Tag: Shakespeare

Review: Much Ado About Nothing

Traversing the pitfalls of love, deceit and pride 

By Rebecca Waese 

Shakespeare was celebrated joyfully last night in a Sevenfold Theatre Company production of Much Ado About Nothing in an inner-city backyard in Kingsville, Melbourne. First-time director Mitchell Wills led his youthful cast, hailing from Federation University, in an Australian-inspired Much Ado About Nothing that included well-crafted references to Melbourne suburbs and the Australian Open Tennis. It was a happy, accessible production with some moments of deep feeling and bawdy humour. For Shakespeare fans and, perhaps, VCE English students who are studying this play, this production of Much Ado offers an engaging way to experience the comedic adventures and misadventures of two couples, Hero and Claudio, and Beatrice and Benedick, who traverse the pitfalls of love, deceit, pride, and Don John’s cunning plots against Hero’s honour.

With some cuts to the original Shakespeare to condense the play to two hours, Wills includes modern references to make the story resonant with his audience, with messages arriving by iPhone and Don John vaping on top of the doghouse. There were many enjoyable interactions with the audience where audience members were winked at, called a drunkard or asked to record the notes from the trial led by a very funny and capable Watch duo, played by Fae O’Toole and Tess Walsh.

Other highlights include the strong performance of Benedick, played by Jesse Calvert, in his transformation from sharp-tongued bachelor to the love-struck, poetry-writing wooer of Beatrice, played by Petea Stark.  Benedick’s spying behind the laundry and Beatrice’s squeezing through the doggie door contributed enjoyable moments of physical comedy and a clever use of the backyard and surrounding space.

There were a few questionable interpretive choices involving the sheer likability of Claudio, (Tom Costigan) who might benefit from emphasizing the darker aspects of his fickle nature, and interest in appearances and in Hero’s inheritance as suggested in the subtext of the play. The level of campiness of Leonato, played by Joshua Strachan, was a little out of place at times and I believe Leonato’s strongest moments were in his more dramatic and grounded rejection of Hero. Perhaps Don John, the evil plotting villain, ought to remain estranged in the final dance and not mingle in the celebration with the revellers?

While rocking up to someone’s backyard for the evening involves some level of trepidation, the audience was given a warm welcome from Leonato, and invited to an intimate setting with paper lanterns, strings of lights and laundry hung artfully in hues of red, pink and blue. Costumes were coordinated and appealing and music added a convivial feeling to the relaxed night. While the level of professional experience of the ensemble is new and the company is in its debut season in the Melbourne theatre scene, there is certainly a place for this pleasurable outdoor Shakespearean production and its promising ensemble. 

Playing until the 26th January. Tickets available here


They who dared do more

By Narelle Wood

In a year that marks the 400th anniversary of Shakespeare’s death you can’t go far this season without encountering a performance celebrating or commenting in his life’s work. The Union House Theatre present a mostly traditional retelling of Macbeth juxtaposed with a modern, colonialist version through macdeath: a coda.


Under the artistic direction of Petra Kalive, the traditional section of The Tragedy of Macbeth is performed almost in its entirety, with only small, arguably non-essential lines omitted from the script. The fast pace at which the actors speak means the production has quite a manic pace to it at times and also affords some extra time at the end for the coda. The pacing works, the staging is minimalist so transitions from one scene to another match the speed of the dialogue, with only a few well-crafted pauses along the way. The only downside to this was that sometimes Lady Macbeth’s (Sen Wagaarachchi) lines were delivered with such fervour and haste the character’s linguistic manipulation was lost in a blur of words.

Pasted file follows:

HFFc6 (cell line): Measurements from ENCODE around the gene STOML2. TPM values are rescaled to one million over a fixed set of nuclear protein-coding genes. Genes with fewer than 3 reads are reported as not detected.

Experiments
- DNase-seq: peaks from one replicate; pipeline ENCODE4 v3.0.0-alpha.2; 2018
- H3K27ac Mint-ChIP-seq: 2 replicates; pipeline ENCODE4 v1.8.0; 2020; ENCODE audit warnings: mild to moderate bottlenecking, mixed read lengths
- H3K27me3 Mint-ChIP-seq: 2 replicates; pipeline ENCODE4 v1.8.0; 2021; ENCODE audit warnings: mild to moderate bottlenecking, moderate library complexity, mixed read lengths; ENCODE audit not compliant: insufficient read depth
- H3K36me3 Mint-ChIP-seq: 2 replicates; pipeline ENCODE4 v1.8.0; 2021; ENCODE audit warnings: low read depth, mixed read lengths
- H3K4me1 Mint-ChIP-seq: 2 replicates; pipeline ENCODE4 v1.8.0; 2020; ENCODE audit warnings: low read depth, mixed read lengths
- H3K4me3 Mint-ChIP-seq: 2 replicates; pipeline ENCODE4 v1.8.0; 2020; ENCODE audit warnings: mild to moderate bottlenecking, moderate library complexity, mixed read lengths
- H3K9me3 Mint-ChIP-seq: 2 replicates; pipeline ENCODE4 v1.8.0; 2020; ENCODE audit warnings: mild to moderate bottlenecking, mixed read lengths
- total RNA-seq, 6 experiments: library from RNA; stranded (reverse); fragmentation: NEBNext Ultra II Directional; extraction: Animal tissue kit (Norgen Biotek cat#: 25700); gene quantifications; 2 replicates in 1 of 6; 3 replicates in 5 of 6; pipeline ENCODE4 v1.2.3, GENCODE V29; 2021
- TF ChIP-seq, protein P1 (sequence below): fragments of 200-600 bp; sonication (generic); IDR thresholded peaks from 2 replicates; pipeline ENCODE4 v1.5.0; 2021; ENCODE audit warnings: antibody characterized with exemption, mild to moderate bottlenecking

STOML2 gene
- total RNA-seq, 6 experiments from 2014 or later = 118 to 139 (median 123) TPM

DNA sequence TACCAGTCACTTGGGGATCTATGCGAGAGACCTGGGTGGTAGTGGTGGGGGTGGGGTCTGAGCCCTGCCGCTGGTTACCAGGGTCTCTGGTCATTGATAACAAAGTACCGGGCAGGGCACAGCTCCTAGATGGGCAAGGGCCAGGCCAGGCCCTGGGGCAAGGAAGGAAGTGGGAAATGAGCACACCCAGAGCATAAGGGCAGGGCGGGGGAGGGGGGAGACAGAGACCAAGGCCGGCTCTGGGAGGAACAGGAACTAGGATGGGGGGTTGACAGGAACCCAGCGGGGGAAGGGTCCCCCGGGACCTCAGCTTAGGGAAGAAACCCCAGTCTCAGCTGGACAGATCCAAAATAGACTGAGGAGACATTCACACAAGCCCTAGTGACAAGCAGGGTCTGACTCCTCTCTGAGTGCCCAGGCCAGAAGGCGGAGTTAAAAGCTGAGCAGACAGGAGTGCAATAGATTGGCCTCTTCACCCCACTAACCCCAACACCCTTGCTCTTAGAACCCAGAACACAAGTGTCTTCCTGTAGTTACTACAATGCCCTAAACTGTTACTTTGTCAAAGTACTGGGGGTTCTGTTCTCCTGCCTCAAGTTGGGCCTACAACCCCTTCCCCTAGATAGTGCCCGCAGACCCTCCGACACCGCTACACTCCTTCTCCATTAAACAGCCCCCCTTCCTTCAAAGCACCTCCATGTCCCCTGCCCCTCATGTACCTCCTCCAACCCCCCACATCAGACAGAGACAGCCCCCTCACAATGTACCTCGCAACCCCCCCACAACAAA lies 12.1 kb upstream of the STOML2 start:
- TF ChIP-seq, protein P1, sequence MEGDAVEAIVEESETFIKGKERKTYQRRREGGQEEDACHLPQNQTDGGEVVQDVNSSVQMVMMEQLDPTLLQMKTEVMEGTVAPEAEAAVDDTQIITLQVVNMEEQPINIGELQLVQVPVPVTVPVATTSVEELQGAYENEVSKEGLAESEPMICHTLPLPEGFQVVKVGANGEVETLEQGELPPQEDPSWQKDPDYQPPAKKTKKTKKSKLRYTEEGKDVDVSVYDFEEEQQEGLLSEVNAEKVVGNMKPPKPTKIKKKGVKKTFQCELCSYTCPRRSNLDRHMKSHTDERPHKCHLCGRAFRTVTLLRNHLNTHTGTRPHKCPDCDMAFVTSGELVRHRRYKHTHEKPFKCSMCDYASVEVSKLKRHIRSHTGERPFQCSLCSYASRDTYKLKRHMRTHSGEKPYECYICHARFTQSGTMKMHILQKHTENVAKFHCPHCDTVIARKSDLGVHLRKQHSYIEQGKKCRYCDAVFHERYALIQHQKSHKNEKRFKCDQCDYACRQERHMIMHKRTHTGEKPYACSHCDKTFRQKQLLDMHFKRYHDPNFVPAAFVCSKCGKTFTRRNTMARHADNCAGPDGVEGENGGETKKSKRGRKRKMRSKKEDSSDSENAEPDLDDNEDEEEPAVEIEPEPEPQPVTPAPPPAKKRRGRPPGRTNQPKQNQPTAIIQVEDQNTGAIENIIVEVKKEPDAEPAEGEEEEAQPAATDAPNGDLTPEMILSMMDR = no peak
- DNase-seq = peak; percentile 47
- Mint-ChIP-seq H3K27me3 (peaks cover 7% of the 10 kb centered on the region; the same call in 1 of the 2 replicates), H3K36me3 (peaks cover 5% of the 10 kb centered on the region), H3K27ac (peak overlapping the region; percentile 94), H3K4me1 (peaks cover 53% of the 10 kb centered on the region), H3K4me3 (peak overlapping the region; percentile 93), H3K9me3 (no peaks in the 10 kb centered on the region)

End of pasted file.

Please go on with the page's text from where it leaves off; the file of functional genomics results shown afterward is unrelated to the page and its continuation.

There was some characterisation that didn’t sit well with me. Malcolm (Lachlan Watts) seemed sleazy and entitled; an interpretation of his character that I had not considered before and didn’t particularly like, mostly because there was nothing, even by the character’s own admission, kingly about him. This was not helped by the fact that I found Martin Hoggart’s portrayal of Macbeth to be completely charismatic; for the first time ever I was hoping that things were going to work out for Macbeth, despite his ambitious ways.

Despite my reservations in some of these character interpretations, the acting was great. The Weird Sisters (Bec Riggs, Amy Spurgeon and Liam Bellman Sharpe) epitomised sinister and malevolent, and Georgie Daniels’ (Macduff) was fierce making her character a fair contender for the throne.

The staging (Kalive), lighting (Jacob Trethowan and Brendan McDougall) and soundtrack (Nat Grant and Connor Ross) were genius. The combination of all 3 turned a minimalist black set into something eerie and atmospheric; especially the use of the chairs and sound effects produced by the witches.

Jean Tong’s macdeath: a coda was intriguing but left me feeling a little ambivalent towards what was a very good production. The political message in the coda was poignant and the comparison between Macbeth’s story and more recent historical drew some rather worrying parallels. I couldn’t help but think though that this section deserved to be more than a coda; that either story in its own right deserved to be told and performed in full.

Macbeth + macdeath: a coda is a thought-provoking and intense combination of the traditional and the reinvented Macbeth. It is perhaps not a production for die-hard traditionalists: that been said though, it certainly does raise questions, and propose some answers, about why Shakespeare and The Tragedy of Macbeth is still relevant today.

Venue: Guild Theatre, Union House, University of Melbourne

Season: 16-24 September, 7.30 Wednesday – Saturday, Saturday matinee 3pm

Tickets: $20